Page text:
ECCV 2008 Tutorial
Date: Sunday October 12th - Morning Venue: Palais des Congres Parc Chanot, in Marseille.
Visual attention: biology, computational models, and applications
Instructors: John K. Tsotsos, Neil Bruce, Albert L. Rothenstein
Recent years have seen a renewed interest in the study of visual attention. This tutorial aims to present the state of the art in the computational modeling of visual attention. Starting from the biology of the primate visual system, we will show how various aspects of visual attention have been addressed in the computational modeling literature, and conclude with a more detailed discussion of a number of recent applications.
The half day tutorial covers a broad range of topics from the basics of primate visual function to applications of visual attention in computer vision. Most of the major paradigms and issues in selective attention research are discussed in a systematic way. The tutorial deals with the following topics:
- Introduction - The biology of visual attention
- What is visual attention - Biology and computational motivation
- The visual cortex
- Classic results - psychophysics and imaging establishing the role of attention
- Kinds of visual attention
- Computational reasons for visual attention
- Computational models of visual attention
- Attention in computer vision: The story so far - overview of existing attempts at attentive behavior in a computer vision context
- Saliency and related models - This includes a critical examination of the limitations of saliency based models and pushes for a more general interpretation of the notion of saliency in machine vision
- Top-down bias
- Attentional selection and filtering - For the above two topics, once again a critical examination of strengths and weaknesses of models falling in to these categories will be included with discussion pertinent to their role in machine vision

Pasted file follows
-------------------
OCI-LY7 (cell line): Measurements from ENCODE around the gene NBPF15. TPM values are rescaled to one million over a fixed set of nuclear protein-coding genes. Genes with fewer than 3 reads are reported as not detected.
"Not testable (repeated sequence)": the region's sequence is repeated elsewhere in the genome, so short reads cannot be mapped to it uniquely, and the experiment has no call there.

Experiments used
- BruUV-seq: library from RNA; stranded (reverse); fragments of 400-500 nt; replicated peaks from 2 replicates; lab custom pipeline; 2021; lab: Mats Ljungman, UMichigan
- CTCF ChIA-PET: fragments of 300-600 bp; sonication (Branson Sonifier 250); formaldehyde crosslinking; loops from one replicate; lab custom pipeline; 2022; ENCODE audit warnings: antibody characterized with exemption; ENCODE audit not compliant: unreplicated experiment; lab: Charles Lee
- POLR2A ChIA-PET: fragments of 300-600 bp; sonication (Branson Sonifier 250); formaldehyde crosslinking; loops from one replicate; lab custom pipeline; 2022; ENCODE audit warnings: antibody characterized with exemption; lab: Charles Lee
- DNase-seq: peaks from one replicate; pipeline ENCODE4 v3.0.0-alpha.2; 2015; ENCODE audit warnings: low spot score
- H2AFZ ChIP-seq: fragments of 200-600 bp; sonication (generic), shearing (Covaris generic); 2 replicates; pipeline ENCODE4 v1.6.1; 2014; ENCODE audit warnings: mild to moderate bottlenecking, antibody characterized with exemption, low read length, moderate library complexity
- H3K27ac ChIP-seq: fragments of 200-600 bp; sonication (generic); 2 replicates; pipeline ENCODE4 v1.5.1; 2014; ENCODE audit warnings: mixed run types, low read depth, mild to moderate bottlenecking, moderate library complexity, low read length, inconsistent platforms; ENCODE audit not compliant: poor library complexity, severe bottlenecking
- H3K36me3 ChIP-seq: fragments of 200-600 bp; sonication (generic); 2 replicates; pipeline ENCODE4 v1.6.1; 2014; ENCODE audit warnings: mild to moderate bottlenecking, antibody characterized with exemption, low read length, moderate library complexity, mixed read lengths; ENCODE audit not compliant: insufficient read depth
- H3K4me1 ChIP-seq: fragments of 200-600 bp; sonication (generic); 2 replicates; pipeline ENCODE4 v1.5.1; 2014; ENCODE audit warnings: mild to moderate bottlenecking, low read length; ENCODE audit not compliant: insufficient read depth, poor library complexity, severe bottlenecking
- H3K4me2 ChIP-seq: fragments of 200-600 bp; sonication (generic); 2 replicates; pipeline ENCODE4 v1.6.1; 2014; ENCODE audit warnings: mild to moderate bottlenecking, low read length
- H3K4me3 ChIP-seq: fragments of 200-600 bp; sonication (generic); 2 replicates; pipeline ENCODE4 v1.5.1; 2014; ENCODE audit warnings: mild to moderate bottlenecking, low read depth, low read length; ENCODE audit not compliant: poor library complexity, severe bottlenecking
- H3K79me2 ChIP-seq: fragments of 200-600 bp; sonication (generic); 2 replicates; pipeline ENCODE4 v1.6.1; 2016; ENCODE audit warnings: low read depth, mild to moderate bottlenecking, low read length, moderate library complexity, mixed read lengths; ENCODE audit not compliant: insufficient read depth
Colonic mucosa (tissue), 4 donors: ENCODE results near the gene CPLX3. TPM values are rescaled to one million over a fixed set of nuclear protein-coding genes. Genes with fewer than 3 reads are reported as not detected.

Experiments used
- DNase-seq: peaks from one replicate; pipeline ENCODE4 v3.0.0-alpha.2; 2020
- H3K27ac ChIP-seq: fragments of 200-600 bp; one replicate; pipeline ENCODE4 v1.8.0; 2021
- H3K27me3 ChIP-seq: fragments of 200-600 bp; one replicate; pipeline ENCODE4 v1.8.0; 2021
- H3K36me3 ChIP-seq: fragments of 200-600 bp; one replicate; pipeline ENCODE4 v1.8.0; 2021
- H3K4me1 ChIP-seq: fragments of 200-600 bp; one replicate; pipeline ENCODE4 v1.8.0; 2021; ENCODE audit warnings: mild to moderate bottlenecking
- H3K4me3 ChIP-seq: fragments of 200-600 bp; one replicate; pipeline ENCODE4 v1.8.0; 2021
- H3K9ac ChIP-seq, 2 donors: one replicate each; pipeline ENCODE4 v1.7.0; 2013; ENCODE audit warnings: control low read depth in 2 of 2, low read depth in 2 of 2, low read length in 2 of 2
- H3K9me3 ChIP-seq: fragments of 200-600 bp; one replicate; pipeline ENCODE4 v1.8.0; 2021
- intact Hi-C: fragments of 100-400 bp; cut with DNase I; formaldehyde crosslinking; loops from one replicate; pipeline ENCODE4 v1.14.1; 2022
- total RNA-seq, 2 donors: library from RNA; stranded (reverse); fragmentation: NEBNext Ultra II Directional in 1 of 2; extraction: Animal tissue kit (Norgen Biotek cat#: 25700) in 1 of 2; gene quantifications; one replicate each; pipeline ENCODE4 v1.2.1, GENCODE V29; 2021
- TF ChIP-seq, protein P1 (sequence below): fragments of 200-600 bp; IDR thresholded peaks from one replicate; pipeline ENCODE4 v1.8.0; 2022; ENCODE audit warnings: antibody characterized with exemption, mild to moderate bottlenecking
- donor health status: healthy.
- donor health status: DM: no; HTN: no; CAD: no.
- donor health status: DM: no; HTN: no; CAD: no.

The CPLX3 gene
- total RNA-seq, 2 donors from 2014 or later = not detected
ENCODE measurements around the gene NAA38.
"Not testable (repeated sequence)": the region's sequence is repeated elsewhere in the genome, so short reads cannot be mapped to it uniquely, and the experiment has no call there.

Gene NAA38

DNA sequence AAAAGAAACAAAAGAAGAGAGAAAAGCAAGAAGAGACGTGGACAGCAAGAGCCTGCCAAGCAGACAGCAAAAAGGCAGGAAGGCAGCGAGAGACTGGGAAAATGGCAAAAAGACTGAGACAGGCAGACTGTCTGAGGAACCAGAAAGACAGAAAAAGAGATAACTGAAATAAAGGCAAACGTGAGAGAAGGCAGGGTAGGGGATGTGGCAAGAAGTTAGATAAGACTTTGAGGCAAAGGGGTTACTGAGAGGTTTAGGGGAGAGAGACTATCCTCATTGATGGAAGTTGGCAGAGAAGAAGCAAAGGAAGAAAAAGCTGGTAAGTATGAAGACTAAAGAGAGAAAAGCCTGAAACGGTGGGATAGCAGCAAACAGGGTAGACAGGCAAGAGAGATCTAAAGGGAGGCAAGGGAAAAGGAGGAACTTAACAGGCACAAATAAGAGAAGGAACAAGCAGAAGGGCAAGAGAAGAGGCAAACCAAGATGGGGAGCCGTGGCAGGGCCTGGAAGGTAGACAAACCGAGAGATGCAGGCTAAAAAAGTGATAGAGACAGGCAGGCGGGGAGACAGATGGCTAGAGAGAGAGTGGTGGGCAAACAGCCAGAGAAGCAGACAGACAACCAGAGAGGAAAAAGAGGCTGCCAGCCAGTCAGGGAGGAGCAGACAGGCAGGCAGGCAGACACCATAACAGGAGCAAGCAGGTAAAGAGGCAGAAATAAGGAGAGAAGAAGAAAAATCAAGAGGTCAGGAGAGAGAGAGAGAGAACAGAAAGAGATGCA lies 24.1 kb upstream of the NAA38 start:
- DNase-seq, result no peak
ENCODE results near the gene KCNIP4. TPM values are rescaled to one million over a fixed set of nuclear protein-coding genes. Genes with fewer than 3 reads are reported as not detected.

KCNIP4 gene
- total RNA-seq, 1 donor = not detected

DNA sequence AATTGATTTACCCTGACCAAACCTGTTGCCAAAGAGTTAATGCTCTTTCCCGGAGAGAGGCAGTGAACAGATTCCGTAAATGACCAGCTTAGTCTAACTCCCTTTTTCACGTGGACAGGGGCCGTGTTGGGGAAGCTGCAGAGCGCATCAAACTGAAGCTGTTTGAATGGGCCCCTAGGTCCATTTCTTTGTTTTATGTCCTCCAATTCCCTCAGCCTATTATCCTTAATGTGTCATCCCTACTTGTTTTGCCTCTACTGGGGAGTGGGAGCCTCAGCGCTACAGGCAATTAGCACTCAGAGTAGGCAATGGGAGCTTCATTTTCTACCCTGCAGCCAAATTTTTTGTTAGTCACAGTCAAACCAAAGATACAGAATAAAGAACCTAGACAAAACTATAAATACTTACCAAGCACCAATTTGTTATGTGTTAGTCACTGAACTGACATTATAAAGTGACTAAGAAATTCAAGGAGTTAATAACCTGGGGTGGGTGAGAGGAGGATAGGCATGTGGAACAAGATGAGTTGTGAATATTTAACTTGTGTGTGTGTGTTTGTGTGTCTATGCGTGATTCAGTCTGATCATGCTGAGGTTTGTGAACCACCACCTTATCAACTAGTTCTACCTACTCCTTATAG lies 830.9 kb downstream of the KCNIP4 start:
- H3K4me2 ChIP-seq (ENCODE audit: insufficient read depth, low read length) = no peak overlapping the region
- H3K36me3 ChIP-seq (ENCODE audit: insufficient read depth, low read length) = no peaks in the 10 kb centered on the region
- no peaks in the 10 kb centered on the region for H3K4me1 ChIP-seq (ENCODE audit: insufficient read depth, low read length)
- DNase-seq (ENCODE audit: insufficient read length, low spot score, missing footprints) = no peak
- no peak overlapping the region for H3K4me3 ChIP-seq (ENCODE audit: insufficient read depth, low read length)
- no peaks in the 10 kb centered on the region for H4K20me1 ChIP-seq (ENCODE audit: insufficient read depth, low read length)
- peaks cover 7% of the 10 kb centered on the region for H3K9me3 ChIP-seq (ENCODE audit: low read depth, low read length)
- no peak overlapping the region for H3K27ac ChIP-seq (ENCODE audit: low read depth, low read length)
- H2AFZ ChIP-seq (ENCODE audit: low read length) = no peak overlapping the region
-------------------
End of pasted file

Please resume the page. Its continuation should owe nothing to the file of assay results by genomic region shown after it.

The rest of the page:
- "Attentional control" : Inhibition of return, covert and overt attention
- Attention and recognition
- Discussion of current application areas: i.e. Selective processing, Object recognition, ROI selection etc.
- A look towards the future: We identify a variety of areas that would benefit from having a closer connection with attentive behavior. Some portion of this is devoted to thinking of attention in machine vision in a context more general than selecting regions of interest, perhaps towards the more general goal of establishing a computational representation for which the ratio of signal to noise is improved by virtue of the role of attention
- Discuss the relevance of visual attention to computer vision systems
- John K. Tsotsos completed his education at the University of Toronto, an honours B.A.Sc. Engineering Science (1974), M.Sc.in Computer Science (1976) and Ph.D. in Computer Science (1980). He was on the faculty in Computer Science and in Medicine at the University of Toronto from 1980--1999, and in the Dept. of Computer Science & Engineering at York University in Toronto since 2000. He was Director of York's Centre for Vision Research, 2000--2006. He holds the NSERC Tier I Canada Research Chair in Computational Vision.
- Neil Bruce received a Double Honours B.Sc. degree from the University of Guelph, Canada in Mathematics and Computer Science, and a M.A.Sc. in System Design Engineering from the University of Waterloo. He is currently completing a Ph.D. in Computer Science at York University in Toronto, Canada.
- Albert L. Rothenstein received an Electronics and Telecommunications Engineering degree from the Technical University of Timisoara, Romania and a M.Sc. in Computer Science from the University of Toronto. He was a senior software engineer at the IBM Toronto Laboratories before returning to school, where he is currently a Ph.D. student in Computer Science at York University in Toronto.
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Centre for Vision Research
Laboratory for Active and Attentive Vision